According to the coroner’s report, Ms Gould expressed a preference to tell her mother about the change in medication. The psychiatrist had to make a judgement call as to whether or not to breach medical confidence. She chose not to, and Ms Gould did not tell her mother about the new prescription.

The following day, Ms Gould attended her local pharmacy, with a prescription for topiramate and lorazepam. She collected those medications as well as some older prescriptions for other medications she did not know were being held there.

After taking a large amount of the prescription medications, Ms Gould went to bed and died “within at most a couple of hours”, the report said.

“The local pharmacy (who do not have access to patients’ records on SystmOne) had not been told about the safety plan. As Sam was 16-years-old, she was assumed competent to take her own prescriptions and the pharmacists had no immediate reason not to provide them to Sam, being ignorant of the safety plan,” the coroner claimed.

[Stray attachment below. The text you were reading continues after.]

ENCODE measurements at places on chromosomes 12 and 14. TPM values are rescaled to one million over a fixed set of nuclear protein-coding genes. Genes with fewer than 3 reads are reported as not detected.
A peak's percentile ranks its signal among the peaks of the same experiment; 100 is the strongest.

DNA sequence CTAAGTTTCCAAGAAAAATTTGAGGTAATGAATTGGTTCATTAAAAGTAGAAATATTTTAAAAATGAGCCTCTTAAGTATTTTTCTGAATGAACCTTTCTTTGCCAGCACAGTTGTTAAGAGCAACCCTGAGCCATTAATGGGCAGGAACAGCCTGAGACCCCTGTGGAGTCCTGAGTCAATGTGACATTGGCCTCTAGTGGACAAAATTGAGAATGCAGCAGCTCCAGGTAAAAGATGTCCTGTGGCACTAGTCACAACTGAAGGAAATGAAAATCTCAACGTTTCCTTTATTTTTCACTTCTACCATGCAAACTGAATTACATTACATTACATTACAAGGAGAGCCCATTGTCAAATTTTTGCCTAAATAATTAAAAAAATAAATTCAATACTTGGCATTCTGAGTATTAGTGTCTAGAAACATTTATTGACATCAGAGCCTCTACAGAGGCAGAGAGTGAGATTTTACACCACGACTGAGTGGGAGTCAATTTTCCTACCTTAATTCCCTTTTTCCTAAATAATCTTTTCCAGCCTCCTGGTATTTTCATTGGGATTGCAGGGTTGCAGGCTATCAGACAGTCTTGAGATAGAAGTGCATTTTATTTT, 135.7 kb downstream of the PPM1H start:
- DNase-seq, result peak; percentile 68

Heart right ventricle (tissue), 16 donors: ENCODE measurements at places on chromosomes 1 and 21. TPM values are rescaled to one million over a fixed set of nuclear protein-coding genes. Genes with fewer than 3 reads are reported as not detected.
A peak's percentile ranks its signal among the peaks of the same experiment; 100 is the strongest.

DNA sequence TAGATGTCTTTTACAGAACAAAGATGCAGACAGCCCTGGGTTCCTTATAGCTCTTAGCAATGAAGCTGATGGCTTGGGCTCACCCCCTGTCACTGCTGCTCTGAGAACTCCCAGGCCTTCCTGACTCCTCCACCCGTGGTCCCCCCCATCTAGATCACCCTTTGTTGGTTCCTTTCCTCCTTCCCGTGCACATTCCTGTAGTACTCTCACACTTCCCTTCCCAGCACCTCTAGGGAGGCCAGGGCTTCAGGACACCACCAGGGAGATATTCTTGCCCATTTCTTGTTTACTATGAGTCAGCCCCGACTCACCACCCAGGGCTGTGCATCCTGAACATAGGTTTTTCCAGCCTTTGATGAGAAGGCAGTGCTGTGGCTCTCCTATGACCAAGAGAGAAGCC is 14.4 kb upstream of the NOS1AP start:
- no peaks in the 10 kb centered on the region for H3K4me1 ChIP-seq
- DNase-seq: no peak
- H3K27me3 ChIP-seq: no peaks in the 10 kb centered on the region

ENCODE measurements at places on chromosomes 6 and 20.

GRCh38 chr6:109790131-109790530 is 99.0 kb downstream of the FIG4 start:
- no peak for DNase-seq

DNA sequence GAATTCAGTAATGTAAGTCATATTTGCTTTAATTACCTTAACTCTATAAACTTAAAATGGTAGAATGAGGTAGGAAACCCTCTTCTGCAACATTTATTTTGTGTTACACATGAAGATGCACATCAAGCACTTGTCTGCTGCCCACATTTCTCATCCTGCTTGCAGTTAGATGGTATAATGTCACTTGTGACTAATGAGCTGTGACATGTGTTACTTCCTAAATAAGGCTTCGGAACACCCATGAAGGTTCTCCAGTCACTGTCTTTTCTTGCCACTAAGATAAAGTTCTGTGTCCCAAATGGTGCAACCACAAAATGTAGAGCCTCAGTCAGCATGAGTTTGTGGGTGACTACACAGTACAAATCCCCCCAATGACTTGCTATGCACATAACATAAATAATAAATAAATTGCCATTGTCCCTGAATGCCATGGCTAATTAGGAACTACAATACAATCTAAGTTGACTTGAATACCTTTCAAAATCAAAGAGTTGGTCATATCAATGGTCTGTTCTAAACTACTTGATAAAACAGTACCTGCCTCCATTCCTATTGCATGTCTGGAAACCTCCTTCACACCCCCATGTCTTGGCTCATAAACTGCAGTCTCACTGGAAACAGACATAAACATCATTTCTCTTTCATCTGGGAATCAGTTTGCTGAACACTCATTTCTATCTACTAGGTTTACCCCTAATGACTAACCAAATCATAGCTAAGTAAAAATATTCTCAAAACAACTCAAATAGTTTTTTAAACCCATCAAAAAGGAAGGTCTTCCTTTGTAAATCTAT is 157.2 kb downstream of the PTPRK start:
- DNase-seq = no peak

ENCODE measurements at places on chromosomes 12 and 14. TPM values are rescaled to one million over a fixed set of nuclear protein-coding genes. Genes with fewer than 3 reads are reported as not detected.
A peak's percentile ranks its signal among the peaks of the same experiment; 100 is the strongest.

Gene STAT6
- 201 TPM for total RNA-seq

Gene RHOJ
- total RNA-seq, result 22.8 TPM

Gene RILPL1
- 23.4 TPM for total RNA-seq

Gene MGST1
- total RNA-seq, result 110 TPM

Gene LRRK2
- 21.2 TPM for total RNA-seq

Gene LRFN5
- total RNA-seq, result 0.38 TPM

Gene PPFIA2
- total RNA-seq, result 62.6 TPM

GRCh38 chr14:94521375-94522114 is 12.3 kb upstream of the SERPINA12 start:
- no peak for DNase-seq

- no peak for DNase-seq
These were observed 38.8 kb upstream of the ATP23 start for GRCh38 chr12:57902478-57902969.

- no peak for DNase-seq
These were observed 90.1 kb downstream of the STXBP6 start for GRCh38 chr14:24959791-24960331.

The pharmacy named in the report declined to comment when contacted by C+D.

“No national guidance” on sharing plans with pharmacy

Mr Moss found that there “did not appear to be any national guidance or standards” that encourage “appropriate sharing of risk information and care plans with the local pharmacy”.

“Had the pharmacy been aware of this plan, it is likely that they would either have refused to provide the medication with which Sam overdosed or, at least, contacted Sam’s parents or general practitioner,” he wrote.

While a local protocol has now been introduced to advise pharmacies of relevant care plans for 16-17-year-olds, the coroner expressed the need for “action […] at a national level” to “ensure that pharmacies are appropriately involved in medication safety plans for mental health patients aged 16-17”.